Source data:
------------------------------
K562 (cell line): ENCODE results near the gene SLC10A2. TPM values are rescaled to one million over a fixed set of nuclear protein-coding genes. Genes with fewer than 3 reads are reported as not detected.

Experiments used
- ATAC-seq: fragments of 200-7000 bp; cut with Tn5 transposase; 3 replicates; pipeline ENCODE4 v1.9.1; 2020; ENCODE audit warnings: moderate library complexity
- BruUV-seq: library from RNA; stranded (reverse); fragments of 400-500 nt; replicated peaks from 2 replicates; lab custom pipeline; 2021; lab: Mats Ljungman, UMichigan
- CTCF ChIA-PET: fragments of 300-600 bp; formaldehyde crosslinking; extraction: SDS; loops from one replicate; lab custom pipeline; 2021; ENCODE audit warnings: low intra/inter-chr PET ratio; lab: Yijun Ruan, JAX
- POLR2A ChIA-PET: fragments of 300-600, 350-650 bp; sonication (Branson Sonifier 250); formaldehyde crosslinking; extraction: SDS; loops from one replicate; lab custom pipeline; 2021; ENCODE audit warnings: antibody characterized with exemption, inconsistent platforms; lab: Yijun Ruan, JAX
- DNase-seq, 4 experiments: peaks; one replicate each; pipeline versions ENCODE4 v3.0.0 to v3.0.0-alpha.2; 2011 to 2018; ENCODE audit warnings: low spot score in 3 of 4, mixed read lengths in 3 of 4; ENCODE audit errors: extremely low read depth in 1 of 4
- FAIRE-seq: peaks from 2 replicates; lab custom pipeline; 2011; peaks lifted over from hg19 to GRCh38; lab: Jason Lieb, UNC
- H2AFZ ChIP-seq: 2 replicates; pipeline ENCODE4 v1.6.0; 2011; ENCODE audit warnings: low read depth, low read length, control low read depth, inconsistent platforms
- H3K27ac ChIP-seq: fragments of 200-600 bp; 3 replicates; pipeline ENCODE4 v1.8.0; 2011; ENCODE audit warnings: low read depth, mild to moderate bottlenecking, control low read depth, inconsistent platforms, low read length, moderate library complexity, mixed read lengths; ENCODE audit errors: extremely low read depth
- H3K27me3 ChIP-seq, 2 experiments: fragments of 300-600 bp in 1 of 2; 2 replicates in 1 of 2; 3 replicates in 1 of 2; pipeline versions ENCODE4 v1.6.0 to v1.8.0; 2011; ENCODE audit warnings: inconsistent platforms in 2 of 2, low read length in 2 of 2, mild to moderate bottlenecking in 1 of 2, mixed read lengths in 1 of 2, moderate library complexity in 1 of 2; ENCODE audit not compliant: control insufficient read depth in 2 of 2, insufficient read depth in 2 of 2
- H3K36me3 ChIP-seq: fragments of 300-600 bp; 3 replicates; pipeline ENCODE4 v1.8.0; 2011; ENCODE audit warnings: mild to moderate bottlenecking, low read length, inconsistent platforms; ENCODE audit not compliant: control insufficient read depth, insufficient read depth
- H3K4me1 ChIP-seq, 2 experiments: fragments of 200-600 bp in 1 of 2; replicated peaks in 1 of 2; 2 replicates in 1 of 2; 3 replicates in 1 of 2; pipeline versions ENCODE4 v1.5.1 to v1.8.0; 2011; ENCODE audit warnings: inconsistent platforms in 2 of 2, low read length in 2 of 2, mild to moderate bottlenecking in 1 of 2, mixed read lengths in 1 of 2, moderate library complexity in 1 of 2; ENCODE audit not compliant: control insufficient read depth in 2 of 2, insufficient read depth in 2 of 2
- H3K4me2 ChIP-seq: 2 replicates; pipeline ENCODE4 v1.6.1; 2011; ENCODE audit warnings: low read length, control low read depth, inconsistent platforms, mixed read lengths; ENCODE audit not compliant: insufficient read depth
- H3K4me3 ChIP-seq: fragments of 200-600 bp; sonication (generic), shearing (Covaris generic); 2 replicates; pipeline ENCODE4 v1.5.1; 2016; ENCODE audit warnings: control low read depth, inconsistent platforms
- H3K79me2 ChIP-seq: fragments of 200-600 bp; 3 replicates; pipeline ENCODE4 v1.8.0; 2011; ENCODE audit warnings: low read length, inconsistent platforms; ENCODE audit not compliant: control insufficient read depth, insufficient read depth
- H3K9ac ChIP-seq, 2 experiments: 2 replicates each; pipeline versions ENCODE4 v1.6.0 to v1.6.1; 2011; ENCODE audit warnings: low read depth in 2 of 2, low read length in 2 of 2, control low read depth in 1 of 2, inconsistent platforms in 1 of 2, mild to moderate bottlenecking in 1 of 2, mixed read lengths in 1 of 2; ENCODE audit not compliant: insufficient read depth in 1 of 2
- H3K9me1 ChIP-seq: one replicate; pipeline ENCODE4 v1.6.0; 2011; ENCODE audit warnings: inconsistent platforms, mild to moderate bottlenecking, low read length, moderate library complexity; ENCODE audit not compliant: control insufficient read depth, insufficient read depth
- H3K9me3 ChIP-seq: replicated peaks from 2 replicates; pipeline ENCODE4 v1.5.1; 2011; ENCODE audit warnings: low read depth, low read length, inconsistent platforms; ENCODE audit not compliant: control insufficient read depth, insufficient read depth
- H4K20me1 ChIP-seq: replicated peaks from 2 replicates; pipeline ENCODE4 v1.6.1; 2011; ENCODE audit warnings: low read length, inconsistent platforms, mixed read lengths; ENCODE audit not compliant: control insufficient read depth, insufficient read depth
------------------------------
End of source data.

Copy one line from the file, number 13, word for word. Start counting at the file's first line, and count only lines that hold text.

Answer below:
- H3K4me1 ChIP-seq, 2 experiments: fragments of 200-600 bp in 1 of 2; replicated peaks in 1 of 2; 2 replicates in 1 of 2; 3 replicates in 1 of 2; pipeline versions ENCODE4 v1.5.1 to v1.8.0; 2011; ENCODE audit warnings: inconsistent platforms in 2 of 2, low read length in 2 of 2, mild to moderate bottlenecking in 1 of 2, mixed read lengths in 1 of 2, moderate library complexity in 1 of 2; ENCODE audit not compliant: control insufficient read depth in 2 of 2, insufficient read depth in 2 of 2